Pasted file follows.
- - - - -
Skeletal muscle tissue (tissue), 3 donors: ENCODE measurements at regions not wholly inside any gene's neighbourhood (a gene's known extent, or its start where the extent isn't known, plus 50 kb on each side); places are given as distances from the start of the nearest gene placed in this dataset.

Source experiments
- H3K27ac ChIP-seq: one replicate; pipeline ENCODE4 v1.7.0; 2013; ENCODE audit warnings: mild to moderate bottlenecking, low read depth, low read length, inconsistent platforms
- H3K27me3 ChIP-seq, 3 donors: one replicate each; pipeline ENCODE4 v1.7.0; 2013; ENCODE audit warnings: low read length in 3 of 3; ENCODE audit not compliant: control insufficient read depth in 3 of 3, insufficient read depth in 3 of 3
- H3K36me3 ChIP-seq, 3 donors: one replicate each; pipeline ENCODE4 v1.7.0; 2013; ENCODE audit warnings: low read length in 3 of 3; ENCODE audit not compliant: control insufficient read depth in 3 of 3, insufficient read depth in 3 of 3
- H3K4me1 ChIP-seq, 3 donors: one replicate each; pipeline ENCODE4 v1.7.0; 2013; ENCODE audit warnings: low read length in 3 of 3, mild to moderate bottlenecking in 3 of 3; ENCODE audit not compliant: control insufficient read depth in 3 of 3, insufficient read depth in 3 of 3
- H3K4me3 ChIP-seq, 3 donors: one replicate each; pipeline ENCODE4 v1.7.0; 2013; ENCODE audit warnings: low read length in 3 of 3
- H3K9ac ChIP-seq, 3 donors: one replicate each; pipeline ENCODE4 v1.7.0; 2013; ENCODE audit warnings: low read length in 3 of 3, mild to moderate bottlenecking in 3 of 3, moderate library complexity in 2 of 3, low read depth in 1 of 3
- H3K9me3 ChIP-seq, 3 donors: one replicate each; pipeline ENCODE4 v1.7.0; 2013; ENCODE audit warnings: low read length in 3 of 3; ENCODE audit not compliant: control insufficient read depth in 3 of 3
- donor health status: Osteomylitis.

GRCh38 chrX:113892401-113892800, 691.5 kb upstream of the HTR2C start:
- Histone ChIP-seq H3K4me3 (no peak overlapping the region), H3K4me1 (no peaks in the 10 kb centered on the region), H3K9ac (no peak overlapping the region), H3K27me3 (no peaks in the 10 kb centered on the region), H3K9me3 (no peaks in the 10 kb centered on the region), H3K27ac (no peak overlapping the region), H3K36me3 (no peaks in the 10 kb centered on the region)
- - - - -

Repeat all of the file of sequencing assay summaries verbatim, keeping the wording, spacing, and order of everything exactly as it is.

Skeletal muscle tissue (tissue), 3 donors: ENCODE measurements at regions not wholly inside any gene's neighbourhood (a gene's known extent, or its start where the extent isn't known, plus 50 kb on each side); places are given as distances from the start of the nearest gene placed in this dataset.

Source experiments
- H3K27ac ChIP-seq: one replicate; pipeline ENCODE4 v1.7.0; 2013; ENCODE audit warnings: mild to moderate bottlenecking, low read depth, low read length, inconsistent platforms
- H3K27me3 ChIP-seq, 3 donors: one replicate each; pipeline ENCODE4 v1.7.0; 2013; ENCODE audit warnings: low read length in 3 of 3; ENCODE audit not compliant: control insufficient read depth in 3 of 3, insufficient read depth in 3 of 3
- H3K36me3 ChIP-seq, 3 donors: one replicate each; pipeline ENCODE4 v1.7.0; 2013; ENCODE audit warnings: low read length in 3 of 3; ENCODE audit not compliant: control insufficient read depth in 3 of 3, insufficient read depth in 3 of 3
- H3K4me1 ChIP-seq, 3 donors: one replicate each; pipeline ENCODE4 v1.7.0; 2013; ENCODE audit warnings: low read length in 3 of 3, mild to moderate bottlenecking in 3 of 3; ENCODE audit not compliant: control insufficient read depth in 3 of 3, insufficient read depth in 3 of 3
- H3K4me3 ChIP-seq, 3 donors: one replicate each; pipeline ENCODE4 v1.7.0; 2013; ENCODE audit warnings: low read length in 3 of 3
- H3K9ac ChIP-seq, 3 donors: one replicate each; pipeline ENCODE4 v1.7.0; 2013; ENCODE audit warnings: low read length in 3 of 3, mild to moderate bottlenecking in 3 of 3, moderate library complexity in 2 of 3, low read depth in 1 of 3
- H3K9me3 ChIP-seq, 3 donors: one replicate each; pipeline ENCODE4 v1.7.0; 2013; ENCODE audit warnings: low read length in 3 of 3; ENCODE audit not compliant: control insufficient read depth in 3 of 3
- donor health status: Osteomylitis.

GRCh38 chrX:113892401-113892800, 691.5 kb upstream of the HTR2C start:
- Histone ChIP-seq H3K4me3 (no peak overlapping the region), H3K4me1 (no peaks in the 10 kb centered on the region), H3K9ac (no peak overlapping the region), H3K27me3 (no peaks in the 10 kb centered on the region), H3K9me3 (no peaks in the 10 kb centered on the region), H3K27ac (no peak overlapping the region), H3K36me3 (no peaks in the 10 kb centered on the region)